Zuma's wrong call on Libya
Now more than ever Muammar Gaddafi is an easy man to disbelieve. Between his escalating violence against his opponents and his crazed rants, we are compelled to apply the maximum incredulity discount to anything he says.
So when we heard via the BBC’s broadcast monitoring service that Libyan state television was bruiting details of a telephone conversation between the Brother Leader and President Jacob Zuma we were worried, but inclined to give Zuma the benefit of the doubt.
We know he is inclined to go-along-to-get-along, but surely he didn’t actually tell Gaddafi the African Union should ‘take decisive action and uncover the conspiracy that Libya is facing”? And could he really have suggested that the people of that country listen to their state broadcaster instead of the ‘tendentious reports circulated by foreign media outlets”?
Unfortunately, the presidency has now confirmed that the phone call took place and has declined to say anything further, other than that South Africa supports the United Nations security council resolution on Libya and deplores the loss of life in the conflict. It is a stunningly inadequate response and it leaves us with no option but to accept the possibility that President Zuma may have said exactly what Gaddafi’s propaganda machine claims he did.
In fact, there is only one thing Zuma could have told Gaddafi that would allow South Africa’s diplomacy to emerge from this mess with any credibility: ‘Colonel Gaddafi, you must now stand down, cease hostilities against your opponents and announce measures to transfer power.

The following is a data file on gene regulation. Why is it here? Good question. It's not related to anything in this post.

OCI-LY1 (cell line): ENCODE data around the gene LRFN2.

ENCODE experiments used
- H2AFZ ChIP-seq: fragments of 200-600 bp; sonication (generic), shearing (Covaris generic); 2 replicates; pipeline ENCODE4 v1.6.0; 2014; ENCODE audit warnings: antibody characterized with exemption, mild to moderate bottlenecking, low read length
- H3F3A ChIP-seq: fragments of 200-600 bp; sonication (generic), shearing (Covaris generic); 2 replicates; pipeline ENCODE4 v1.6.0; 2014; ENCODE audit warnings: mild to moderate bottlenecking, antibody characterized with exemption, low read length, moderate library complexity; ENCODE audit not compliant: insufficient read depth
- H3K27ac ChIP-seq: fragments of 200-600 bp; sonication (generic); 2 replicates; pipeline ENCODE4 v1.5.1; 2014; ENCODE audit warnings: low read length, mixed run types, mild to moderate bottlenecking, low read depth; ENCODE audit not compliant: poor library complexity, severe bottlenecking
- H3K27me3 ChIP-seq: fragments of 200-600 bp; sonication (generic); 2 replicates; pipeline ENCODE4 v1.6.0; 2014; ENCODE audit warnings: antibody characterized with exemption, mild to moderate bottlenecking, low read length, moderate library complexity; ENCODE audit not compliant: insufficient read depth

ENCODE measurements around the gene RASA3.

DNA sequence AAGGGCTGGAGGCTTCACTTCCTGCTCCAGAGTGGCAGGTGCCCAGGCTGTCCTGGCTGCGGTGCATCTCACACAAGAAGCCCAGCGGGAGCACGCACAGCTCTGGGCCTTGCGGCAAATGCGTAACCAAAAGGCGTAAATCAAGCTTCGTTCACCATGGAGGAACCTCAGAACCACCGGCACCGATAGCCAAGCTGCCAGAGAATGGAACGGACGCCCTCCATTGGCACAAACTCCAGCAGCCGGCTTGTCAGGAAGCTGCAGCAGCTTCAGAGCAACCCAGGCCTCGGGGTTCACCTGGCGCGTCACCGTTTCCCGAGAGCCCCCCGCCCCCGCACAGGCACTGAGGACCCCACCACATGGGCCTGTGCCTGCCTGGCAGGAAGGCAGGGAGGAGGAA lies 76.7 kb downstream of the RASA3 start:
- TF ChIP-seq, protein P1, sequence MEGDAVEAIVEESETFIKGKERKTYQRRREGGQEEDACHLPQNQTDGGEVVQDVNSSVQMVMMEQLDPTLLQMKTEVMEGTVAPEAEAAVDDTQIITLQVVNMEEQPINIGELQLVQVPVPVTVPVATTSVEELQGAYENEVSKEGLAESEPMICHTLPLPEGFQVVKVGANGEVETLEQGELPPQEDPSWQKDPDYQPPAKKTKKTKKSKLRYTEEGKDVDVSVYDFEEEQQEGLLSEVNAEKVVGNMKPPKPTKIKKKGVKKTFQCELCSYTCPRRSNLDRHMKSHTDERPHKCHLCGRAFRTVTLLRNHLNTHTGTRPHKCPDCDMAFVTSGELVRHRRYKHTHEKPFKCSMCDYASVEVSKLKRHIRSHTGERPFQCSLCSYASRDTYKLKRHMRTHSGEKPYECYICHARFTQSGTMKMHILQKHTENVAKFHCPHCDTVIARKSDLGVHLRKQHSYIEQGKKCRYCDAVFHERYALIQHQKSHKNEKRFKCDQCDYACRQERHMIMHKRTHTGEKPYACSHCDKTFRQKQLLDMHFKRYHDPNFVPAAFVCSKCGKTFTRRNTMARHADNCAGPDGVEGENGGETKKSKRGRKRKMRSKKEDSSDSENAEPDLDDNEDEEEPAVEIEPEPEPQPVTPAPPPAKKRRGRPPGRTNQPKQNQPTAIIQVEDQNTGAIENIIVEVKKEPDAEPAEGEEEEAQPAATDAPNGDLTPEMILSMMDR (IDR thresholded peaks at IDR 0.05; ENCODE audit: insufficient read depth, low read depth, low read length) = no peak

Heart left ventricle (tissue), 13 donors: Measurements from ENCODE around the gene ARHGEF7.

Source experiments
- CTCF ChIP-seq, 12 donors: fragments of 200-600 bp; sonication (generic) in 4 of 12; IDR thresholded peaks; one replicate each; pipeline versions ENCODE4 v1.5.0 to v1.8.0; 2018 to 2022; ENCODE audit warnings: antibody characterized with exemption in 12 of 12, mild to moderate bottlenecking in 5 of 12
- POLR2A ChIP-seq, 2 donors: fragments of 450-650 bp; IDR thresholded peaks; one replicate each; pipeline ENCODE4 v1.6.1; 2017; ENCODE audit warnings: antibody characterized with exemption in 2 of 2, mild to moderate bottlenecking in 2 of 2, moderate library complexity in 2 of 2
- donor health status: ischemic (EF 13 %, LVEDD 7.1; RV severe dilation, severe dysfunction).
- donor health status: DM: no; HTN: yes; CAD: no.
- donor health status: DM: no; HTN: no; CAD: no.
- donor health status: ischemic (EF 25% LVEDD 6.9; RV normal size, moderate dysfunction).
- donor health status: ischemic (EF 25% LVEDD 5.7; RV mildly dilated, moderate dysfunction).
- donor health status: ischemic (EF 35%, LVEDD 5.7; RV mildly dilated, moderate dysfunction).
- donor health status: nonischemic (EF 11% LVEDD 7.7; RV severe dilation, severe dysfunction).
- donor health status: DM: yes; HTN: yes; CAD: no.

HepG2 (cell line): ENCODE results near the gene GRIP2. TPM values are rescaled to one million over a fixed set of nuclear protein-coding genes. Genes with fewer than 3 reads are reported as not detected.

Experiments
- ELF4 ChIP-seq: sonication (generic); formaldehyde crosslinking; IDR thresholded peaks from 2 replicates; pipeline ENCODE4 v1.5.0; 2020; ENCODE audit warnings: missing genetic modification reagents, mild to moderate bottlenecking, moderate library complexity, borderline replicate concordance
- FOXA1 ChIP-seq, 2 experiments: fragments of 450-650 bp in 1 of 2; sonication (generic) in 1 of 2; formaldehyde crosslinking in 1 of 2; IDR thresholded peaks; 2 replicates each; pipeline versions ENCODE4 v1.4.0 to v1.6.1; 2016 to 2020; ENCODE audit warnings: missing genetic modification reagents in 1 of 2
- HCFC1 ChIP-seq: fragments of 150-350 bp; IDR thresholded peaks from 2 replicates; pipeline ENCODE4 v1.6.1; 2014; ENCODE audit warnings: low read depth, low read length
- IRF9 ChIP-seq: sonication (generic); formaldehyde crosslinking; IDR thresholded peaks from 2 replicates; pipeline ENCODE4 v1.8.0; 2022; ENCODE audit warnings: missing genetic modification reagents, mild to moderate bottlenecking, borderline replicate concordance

If you would like South Africa to assist, as we assisted in the past to facilitate your emergence from international isolation, we stand ready.”
Short of that, however, we would certainly feel a good deal more confidence in Zuma’s stance on Libya if he released a transcript of the conversation and if he substantively condemned Gaddafi’s actions in his own words instead of leaving it to spokespeople and deputy ministers to equivocate on his behalf.
The president certainly cannot claim that the conversation is protected any longer by the confidentiality that ordinarily attaches to such discussions. Gaddafi himself broke the seal when he used the call for propaganda purposes. It need not even be an embarrassing climb-down for Zuma.
As the Mail & Guardian went to press senior officials were telling us he had changed his tune on another key foreign policy issue in which South Africa has been singing out of harmony with most of Africa and the world: the Côte d’Ivoire impasse. Instead of insisting, as he has been, that there is some kind of parity between presidential election winner Alassane Outtara and Laurent Gbagbo, who refuses to vacate office, Zuma now appears to accept the validity of the election result.
And it seems he will back the only plausible solution: Outtara assumes the presidency but, as a gesture of reconciliation, includes in his Cabinet members of Gbagbo’s team.
Far from making Zuma look weak the change of heart makes him appear amenable to rational persuasion. Let’s hope he learns to resist Gaddafi’s irrational wiles.
To read the second half of the editorial (“One rule for the giants?”)—click here.